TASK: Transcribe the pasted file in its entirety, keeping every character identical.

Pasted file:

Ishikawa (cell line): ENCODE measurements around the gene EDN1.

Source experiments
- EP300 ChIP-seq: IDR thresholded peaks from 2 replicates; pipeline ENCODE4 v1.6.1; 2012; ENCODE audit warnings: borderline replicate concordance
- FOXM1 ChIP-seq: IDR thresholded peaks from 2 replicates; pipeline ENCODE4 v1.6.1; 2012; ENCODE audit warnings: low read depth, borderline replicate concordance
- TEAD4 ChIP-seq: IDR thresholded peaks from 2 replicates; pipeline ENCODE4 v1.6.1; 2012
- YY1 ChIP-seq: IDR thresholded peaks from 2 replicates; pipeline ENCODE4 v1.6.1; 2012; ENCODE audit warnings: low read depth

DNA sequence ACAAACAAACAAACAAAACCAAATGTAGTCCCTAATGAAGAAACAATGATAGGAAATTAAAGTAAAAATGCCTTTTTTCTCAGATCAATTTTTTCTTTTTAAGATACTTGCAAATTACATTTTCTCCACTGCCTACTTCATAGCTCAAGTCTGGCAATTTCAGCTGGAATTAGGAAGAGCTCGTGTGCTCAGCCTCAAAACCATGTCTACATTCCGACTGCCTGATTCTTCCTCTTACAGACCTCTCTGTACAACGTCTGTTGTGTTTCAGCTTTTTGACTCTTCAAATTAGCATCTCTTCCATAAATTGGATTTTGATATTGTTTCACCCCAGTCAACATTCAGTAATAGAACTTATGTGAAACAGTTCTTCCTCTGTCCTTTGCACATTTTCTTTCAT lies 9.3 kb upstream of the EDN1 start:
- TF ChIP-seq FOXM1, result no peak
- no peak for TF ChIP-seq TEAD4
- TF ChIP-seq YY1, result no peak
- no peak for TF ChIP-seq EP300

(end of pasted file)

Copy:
Ishikawa (cell line): ENCODE measurements around the gene EDN1.

Source experiments
- EP300 ChIP-seq: IDR thresholded peaks from 2 replicates; pipeline ENCODE4 v1.6.1; 2012; ENCODE audit warnings: borderline replicate concordance
- FOXM1 ChIP-seq: IDR thresholded peaks from 2 replicates; pipeline ENCODE4 v1.6.1; 2012; ENCODE audit warnings: low read depth, borderline replicate concordance
- TEAD4 ChIP-seq: IDR thresholded peaks from 2 replicates; pipeline ENCODE4 v1.6.1; 2012
- YY1 ChIP-seq: IDR thresholded peaks from 2 replicates; pipeline ENCODE4 v1.6.1; 2012; ENCODE audit warnings: low read depth

DNA sequence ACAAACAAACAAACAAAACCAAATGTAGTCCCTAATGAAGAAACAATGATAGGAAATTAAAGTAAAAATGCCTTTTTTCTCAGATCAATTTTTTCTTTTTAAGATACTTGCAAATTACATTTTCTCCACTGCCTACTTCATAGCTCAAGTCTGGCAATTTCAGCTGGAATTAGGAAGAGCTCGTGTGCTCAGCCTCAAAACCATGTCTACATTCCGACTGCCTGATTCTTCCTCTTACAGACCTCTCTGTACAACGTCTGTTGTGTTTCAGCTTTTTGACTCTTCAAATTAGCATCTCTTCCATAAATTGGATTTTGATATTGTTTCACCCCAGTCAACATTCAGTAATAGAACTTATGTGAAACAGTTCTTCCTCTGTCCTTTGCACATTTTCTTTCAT lies 9.3 kb upstream of the EDN1 start:
- TF ChIP-seq FOXM1, result no peak
- no peak for TF ChIP-seq TEAD4
- TF ChIP-seq YY1, result no peak
- no peak for TF ChIP-seq EP300